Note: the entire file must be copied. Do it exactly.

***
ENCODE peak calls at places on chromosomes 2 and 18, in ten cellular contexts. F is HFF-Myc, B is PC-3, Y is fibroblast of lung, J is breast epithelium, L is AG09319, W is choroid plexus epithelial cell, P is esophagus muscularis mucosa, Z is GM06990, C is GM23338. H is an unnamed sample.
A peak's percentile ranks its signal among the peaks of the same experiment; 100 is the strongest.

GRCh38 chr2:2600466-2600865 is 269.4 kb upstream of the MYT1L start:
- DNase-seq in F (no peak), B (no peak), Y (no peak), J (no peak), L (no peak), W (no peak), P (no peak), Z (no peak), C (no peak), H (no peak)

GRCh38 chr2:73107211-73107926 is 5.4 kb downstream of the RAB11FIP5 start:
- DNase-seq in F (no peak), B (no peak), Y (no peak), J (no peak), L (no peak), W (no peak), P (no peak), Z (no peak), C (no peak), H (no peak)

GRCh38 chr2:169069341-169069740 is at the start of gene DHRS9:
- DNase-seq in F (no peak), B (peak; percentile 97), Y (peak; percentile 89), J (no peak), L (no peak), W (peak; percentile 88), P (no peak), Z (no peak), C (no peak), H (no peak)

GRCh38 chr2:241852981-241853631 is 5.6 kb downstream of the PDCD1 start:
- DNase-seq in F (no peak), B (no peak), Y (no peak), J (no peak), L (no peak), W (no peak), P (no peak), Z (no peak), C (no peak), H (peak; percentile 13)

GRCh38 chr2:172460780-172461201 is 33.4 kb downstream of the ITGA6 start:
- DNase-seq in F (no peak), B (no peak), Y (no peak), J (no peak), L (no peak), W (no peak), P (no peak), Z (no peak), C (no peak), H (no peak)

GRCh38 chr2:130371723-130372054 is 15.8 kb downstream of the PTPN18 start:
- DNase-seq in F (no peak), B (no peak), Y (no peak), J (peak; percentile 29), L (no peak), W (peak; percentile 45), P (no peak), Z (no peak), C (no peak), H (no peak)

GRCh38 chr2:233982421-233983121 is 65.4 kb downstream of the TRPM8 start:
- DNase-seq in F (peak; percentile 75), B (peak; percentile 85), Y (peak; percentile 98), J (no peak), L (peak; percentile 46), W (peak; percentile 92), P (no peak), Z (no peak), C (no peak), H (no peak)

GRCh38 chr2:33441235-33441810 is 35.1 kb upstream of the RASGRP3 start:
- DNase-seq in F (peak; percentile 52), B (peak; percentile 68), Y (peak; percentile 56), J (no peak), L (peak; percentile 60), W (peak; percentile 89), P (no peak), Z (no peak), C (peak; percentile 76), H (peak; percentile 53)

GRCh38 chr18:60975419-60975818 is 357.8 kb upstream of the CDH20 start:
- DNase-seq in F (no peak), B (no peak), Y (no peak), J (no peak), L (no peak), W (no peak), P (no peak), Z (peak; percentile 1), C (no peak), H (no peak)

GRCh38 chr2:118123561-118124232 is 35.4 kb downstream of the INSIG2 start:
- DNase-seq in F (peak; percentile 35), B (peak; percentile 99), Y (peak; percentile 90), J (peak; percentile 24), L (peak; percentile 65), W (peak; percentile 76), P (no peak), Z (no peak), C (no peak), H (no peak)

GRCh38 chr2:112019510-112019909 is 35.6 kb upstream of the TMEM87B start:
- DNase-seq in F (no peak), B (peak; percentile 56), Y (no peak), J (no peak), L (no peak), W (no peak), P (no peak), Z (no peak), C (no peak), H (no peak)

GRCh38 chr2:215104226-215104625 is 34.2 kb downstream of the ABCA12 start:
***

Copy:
ENCODE peak calls at places on chromosomes 2 and 18, in ten cellular contexts. F is HFF-Myc, B is PC-3, Y is fibroblast of lung, J is breast epithelium, L is AG09319, W is choroid plexus epithelial cell, P is esophagus muscularis mucosa, Z is GM06990, C is GM23338. H is an unnamed sample.
A peak's percentile ranks its signal among the peaks of the same experiment; 100 is the strongest.

GRCh38 chr2:2600466-2600865 is 269.4 kb upstream of the MYT1L start:
- DNase-seq in F (no peak), B (no peak), Y (no peak), J (no peak), L (no peak), W (no peak), P (no peak), Z (no peak), C (no peak), H (no peak)

GRCh38 chr2:73107211-73107926 is 5.4 kb downstream of the RAB11FIP5 start:
- DNase-seq in F (no peak), B (no peak), Y (no peak), J (no peak), L (no peak), W (no peak), P (no peak), Z (no peak), C (no peak), H (no peak)

GRCh38 chr2:169069341-169069740 is at the start of gene DHRS9:
- DNase-seq in F (no peak), B (peak; percentile 97), Y (peak; percentile 89), J (no peak), L (no peak), W (peak; percentile 88), P (no peak), Z (no peak), C (no peak), H (no peak)

GRCh38 chr2:241852981-241853631 is 5.6 kb downstream of the PDCD1 start:
- DNase-seq in F (no peak), B (no peak), Y (no peak), J (no peak), L (no peak), W (no peak), P (no peak), Z (no peak), C (no peak), H (peak; percentile 13)

GRCh38 chr2:172460780-172461201 is 33.4 kb downstream of the ITGA6 start:
- DNase-seq in F (no peak), B (no peak), Y (no peak), J (no peak), L (no peak), W (no peak), P (no peak), Z (no peak), C (no peak), H (no peak)

GRCh38 chr2:130371723-130372054 is 15.8 kb downstream of the PTPN18 start:
- DNase-seq in F (no peak), B (no peak), Y (no peak), J (peak; percentile 29), L (no peak), W (peak; percentile 45), P (no peak), Z (no peak), C (no peak), H (no peak)

GRCh38 chr2:233982421-233983121 is 65.4 kb downstream of the TRPM8 start:
- DNase-seq in F (peak; percentile 75), B (peak; percentile 85), Y (peak; percentile 98), J (no peak), L (peak; percentile 46), W (peak; percentile 92), P (no peak), Z (no peak), C (no peak), H (no peak)

GRCh38 chr2:33441235-33441810 is 35.1 kb upstream of the RASGRP3 start:
- DNase-seq in F (peak; percentile 52), B (peak; percentile 68), Y (peak; percentile 56), J (no peak), L (peak; percentile 60), W (peak; percentile 89), P (no peak), Z (no peak), C (peak; percentile 76), H (peak; percentile 53)

GRCh38 chr18:60975419-60975818 is 357.8 kb upstream of the CDH20 start:
- DNase-seq in F (no peak), B (no peak), Y (no peak), J (no peak), L (no peak), W (no peak), P (no peak), Z (peak; percentile 1), C (no peak), H (no peak)

GRCh38 chr2:118123561-118124232 is 35.4 kb downstream of the INSIG2 start:
- DNase-seq in F (peak; percentile 35), B (peak; percentile 99), Y (peak; percentile 90), J (peak; percentile 24), L (peak; percentile 65), W (peak; percentile 76), P (no peak), Z (no peak), C (no peak), H (no peak)

GRCh38 chr2:112019510-112019909 is 35.6 kb upstream of the TMEM87B start:
- DNase-seq in F (no peak), B (peak; percentile 56), Y (no peak), J (no peak), L (no peak), W (no peak), P (no peak), Z (no peak), C (no peak), H (no peak)

GRCh38 chr2:215104226-215104625 is 34.2 kb downstream of the ABCA12 start: